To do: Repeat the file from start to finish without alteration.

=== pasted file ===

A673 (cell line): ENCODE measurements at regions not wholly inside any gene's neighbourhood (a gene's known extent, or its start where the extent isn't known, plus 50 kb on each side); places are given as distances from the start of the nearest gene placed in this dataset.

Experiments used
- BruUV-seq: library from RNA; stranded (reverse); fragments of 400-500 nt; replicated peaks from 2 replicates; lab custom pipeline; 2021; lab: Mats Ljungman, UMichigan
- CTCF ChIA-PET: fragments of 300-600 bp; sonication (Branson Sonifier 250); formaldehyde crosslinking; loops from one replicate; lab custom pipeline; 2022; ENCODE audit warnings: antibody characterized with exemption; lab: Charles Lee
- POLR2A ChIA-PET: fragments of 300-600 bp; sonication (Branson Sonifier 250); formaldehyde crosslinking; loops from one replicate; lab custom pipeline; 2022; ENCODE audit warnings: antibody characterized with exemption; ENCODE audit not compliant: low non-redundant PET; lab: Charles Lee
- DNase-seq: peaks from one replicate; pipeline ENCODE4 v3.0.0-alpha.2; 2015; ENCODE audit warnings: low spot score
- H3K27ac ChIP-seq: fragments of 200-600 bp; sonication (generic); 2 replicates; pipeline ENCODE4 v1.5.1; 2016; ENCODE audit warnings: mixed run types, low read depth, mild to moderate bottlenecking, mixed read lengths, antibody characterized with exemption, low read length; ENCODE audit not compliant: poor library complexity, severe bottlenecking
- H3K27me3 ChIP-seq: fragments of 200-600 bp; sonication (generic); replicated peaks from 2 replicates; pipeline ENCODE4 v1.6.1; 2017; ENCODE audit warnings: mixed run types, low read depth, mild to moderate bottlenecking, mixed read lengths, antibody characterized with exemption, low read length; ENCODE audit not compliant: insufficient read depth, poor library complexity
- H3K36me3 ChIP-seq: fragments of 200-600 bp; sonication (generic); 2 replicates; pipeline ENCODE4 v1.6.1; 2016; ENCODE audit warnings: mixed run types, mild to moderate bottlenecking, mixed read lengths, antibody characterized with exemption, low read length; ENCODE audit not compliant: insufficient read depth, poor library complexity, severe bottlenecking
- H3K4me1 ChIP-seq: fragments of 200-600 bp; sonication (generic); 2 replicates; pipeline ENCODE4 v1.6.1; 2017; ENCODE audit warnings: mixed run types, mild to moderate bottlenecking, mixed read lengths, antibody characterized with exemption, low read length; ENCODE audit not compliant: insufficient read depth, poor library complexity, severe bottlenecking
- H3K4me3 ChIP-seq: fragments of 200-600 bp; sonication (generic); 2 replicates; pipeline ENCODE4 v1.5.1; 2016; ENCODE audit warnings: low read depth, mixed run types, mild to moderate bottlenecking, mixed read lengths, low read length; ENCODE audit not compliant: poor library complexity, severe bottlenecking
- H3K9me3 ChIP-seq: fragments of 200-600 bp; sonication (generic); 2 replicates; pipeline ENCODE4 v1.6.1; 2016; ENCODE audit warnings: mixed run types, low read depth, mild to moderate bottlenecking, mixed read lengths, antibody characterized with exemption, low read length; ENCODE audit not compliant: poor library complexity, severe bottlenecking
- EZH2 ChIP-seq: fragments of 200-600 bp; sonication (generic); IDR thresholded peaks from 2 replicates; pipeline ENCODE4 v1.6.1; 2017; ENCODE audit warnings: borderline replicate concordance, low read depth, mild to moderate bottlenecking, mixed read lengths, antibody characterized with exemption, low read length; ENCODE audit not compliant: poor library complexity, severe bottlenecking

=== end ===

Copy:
A673 (cell line): ENCODE measurements at regions not wholly inside any gene's neighbourhood (a gene's known extent, or its start where the extent isn't known, plus 50 kb on each side); places are given as distances from the start of the nearest gene placed in this dataset.

Experiments used
- BruUV-seq: library from RNA; stranded (reverse); fragments of 400-500 nt; replicated peaks from 2 replicates; lab custom pipeline; 2021; lab: Mats Ljungman, UMichigan
- CTCF ChIA-PET: fragments of 300-600 bp; sonication (Branson Sonifier 250); formaldehyde crosslinking; loops from one replicate; lab custom pipeline; 2022; ENCODE audit warnings: antibody characterized with exemption; lab: Charles Lee
- POLR2A ChIA-PET: fragments of 300-600 bp; sonication (Branson Sonifier 250); formaldehyde crosslinking; loops from one replicate; lab custom pipeline; 2022; ENCODE audit warnings: antibody characterized with exemption; ENCODE audit not compliant: low non-redundant PET; lab: Charles Lee
- DNase-seq: peaks from one replicate; pipeline ENCODE4 v3.0.0-alpha.2; 2015; ENCODE audit warnings: low spot score
- H3K27ac ChIP-seq: fragments of 200-600 bp; sonication (generic); 2 replicates; pipeline ENCODE4 v1.5.1; 2016; ENCODE audit warnings: mixed run types, low read depth, mild to moderate bottlenecking, mixed read lengths, antibody characterized with exemption, low read length; ENCODE audit not compliant: poor library complexity, severe bottlenecking
- H3K27me3 ChIP-seq: fragments of 200-600 bp; sonication (generic); replicated peaks from 2 replicates; pipeline ENCODE4 v1.6.1; 2017; ENCODE audit warnings: mixed run types, low read depth, mild to moderate bottlenecking, mixed read lengths, antibody characterized with exemption, low read length; ENCODE audit not compliant: insufficient read depth, poor library complexity
- H3K36me3 ChIP-seq: fragments of 200-600 bp; sonication (generic); 2 replicates; pipeline ENCODE4 v1.6.1; 2016; ENCODE audit warnings: mixed run types, mild to moderate bottlenecking, mixed read lengths, antibody characterized with exemption, low read length; ENCODE audit not compliant: insufficient read depth, poor library complexity, severe bottlenecking
- H3K4me1 ChIP-seq: fragments of 200-600 bp; sonication (generic); 2 replicates; pipeline ENCODE4 v1.6.1; 2017; ENCODE audit warnings: mixed run types, mild to moderate bottlenecking, mixed read lengths, antibody characterized with exemption, low read length; ENCODE audit not compliant: insufficient read depth, poor library complexity, severe bottlenecking
- H3K4me3 ChIP-seq: fragments of 200-600 bp; sonication (generic); 2 replicates; pipeline ENCODE4 v1.5.1; 2016; ENCODE audit warnings: low read depth, mixed run types, mild to moderate bottlenecking, mixed read lengths, low read length; ENCODE audit not compliant: poor library complexity, severe bottlenecking
- H3K9me3 ChIP-seq: fragments of 200-600 bp; sonication (generic); 2 replicates; pipeline ENCODE4 v1.6.1; 2016; ENCODE audit warnings: mixed run types, low read depth, mild to moderate bottlenecking, mixed read lengths, antibody characterized with exemption, low read length; ENCODE audit not compliant: poor library complexity, severe bottlenecking
- EZH2 ChIP-seq: fragments of 200-600 bp; sonication (generic); IDR thresholded peaks from 2 replicates; pipeline ENCODE4 v1.6.1; 2017; ENCODE audit warnings: borderline replicate concordance, low read depth, mild to moderate bottlenecking, mixed read lengths, antibody characterized with exemption, low read length; ENCODE audit not compliant: poor library complexity, severe bottlenecking